In many Eastern traditions, the world of nature is considered to be maya, or illusion, while in other Eastern and Global South traditions, nature is mother. Western tradition has often teetered between the assertion that nature is God’s good creation and that it has been “frustrated” by human sin. In more recent times, the world around us has been regarded as the expression of random selection and chance. Explore some aspect of nature (as in the non-human world) and write a short piece (fiction, poem, mini-essay) in which your descriptions reflect and reveal your philosophical understanding of nature…”without actually stating directly what your philosophical position is.”
Tonight we ate our first family dinner in our new home. This has been Tony’s home for several years, and after the wedding when he lived with us it was the cat’s home for a while.
Can you imagine – the cat had an entire house to himself?
I think it was Tony’s man cave for a time; probably a good thing to have for a guy in his 50’s who marries a woman with five loud, energetic and talkative kids.
Then Lisa lived here for a time, and filled the place with peace.
And now we’re here.
At the table we passed the meat, the rice, the gravy and squash. Banter back and forth was a little less than gracious tonight, with some of the stress of transition evident in the dialogue. We are still in a place that doesn’t quite fit us, all the loud and boisterous and messy parts. We can’t find our drinking glasses. We have too many forks. There are no lids for the pots.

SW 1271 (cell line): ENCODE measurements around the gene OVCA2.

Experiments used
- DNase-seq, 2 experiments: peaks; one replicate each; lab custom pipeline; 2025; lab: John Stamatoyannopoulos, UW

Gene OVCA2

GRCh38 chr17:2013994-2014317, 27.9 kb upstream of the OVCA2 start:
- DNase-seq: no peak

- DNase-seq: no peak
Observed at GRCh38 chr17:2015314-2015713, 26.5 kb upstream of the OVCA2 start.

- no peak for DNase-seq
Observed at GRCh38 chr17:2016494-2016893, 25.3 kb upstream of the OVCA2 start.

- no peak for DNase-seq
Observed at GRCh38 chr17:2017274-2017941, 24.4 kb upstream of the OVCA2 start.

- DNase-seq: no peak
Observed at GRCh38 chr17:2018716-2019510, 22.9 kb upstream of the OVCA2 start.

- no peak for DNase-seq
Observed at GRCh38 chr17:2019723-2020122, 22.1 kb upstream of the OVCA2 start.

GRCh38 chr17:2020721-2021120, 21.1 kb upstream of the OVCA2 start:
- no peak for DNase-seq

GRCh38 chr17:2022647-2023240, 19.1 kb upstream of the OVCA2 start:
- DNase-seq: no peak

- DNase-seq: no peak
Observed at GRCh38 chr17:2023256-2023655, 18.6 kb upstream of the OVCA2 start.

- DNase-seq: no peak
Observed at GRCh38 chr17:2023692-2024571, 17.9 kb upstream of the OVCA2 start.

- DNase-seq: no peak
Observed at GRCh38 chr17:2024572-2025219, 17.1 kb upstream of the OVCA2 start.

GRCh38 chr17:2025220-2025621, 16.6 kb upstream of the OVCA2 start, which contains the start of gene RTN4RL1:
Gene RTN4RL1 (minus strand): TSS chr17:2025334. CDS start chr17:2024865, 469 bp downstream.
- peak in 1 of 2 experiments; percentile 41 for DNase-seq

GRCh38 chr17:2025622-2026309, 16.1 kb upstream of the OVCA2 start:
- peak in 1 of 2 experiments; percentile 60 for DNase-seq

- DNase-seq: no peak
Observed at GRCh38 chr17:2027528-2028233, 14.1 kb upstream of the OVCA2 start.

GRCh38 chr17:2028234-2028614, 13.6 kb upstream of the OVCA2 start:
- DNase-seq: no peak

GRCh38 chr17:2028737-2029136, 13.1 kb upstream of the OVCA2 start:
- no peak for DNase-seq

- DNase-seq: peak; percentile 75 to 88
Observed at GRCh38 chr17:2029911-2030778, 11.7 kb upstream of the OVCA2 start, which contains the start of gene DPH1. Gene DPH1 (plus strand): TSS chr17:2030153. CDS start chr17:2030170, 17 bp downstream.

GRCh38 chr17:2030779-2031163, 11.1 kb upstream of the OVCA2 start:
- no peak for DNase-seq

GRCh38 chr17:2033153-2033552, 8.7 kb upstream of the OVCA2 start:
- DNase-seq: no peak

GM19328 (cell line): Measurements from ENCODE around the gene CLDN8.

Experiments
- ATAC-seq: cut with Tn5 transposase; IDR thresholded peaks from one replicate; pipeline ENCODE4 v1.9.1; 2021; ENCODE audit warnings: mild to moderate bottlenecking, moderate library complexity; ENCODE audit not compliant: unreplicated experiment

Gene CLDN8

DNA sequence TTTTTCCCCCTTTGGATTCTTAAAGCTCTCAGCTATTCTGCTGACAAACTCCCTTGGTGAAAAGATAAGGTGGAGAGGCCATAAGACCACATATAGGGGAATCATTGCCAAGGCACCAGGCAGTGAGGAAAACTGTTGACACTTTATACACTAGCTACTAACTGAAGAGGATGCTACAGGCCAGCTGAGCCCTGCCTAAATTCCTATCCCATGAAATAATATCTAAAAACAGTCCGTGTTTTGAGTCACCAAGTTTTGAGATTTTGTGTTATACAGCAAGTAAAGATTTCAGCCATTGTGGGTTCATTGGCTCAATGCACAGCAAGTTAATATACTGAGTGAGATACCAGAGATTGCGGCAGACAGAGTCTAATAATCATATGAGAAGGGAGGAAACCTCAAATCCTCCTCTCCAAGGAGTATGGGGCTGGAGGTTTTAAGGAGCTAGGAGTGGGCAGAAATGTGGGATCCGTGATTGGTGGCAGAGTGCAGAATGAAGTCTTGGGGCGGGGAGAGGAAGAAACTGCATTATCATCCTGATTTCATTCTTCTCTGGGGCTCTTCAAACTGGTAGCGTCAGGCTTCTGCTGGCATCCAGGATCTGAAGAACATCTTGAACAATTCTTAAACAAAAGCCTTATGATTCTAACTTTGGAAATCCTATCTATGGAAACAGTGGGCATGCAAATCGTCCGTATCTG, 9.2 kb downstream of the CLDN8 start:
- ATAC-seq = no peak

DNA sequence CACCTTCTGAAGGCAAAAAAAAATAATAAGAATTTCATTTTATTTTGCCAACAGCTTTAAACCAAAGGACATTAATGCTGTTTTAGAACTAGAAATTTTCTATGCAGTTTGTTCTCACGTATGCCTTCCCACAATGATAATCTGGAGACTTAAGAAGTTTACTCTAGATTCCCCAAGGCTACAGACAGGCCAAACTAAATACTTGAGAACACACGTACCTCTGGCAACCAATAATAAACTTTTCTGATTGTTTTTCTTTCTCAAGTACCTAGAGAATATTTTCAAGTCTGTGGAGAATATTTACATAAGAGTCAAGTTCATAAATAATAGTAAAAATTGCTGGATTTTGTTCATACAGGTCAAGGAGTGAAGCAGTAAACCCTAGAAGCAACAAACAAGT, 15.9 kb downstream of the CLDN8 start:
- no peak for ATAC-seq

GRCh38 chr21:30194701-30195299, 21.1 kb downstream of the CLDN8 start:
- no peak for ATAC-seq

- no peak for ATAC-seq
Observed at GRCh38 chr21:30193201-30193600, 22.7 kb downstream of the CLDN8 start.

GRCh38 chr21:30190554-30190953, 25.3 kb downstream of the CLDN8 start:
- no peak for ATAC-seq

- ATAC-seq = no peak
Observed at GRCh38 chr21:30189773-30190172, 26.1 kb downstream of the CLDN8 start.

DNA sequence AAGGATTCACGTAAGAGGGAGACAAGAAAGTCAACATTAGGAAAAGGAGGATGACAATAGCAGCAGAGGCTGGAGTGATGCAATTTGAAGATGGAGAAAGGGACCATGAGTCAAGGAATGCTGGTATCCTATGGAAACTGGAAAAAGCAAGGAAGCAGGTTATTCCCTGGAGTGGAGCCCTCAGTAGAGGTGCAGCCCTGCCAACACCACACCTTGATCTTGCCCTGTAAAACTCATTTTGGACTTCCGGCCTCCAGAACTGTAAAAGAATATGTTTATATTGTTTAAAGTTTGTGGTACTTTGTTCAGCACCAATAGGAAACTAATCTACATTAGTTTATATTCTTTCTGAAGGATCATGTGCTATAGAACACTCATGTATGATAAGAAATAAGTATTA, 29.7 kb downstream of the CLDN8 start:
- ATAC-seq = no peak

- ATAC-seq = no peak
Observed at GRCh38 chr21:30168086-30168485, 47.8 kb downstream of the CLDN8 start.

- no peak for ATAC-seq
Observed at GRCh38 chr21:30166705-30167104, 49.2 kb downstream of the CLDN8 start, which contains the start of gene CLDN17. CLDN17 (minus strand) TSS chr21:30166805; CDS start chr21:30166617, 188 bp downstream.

Something caught my eye, and I looked out the window and caught my breath. From the table, I saw it.
This was our home, our property, our space. Our trees, out back, where we have already held a birthday party and a graduation party. Great, glorious old trees wrap a canopy over a picnic table and a blue beach table built by my dad.
The house is fine here; it’s bones are good. We’ll add on and we will fit better.
But the land, the nature – that is what calls to me. There is something about this place that holds the echo of eras gone by. From Lisa’s most recent roots to those that go back much further. The ground, the grass, the foliage, the ancient trees – they hold some secret that I would be well to embrace.
They live; they have grown, they have endured for a generation (or two). And one day, they will pass away.
But in these days – and for my family, here and now – they are our shelter. This is our home. We shall put down roots, we shall be watered, we shall not be moved.
We are home.
Yeah, more of our Write, Eat, Post, Bathe stuff. We’re cool like that, into nature and all.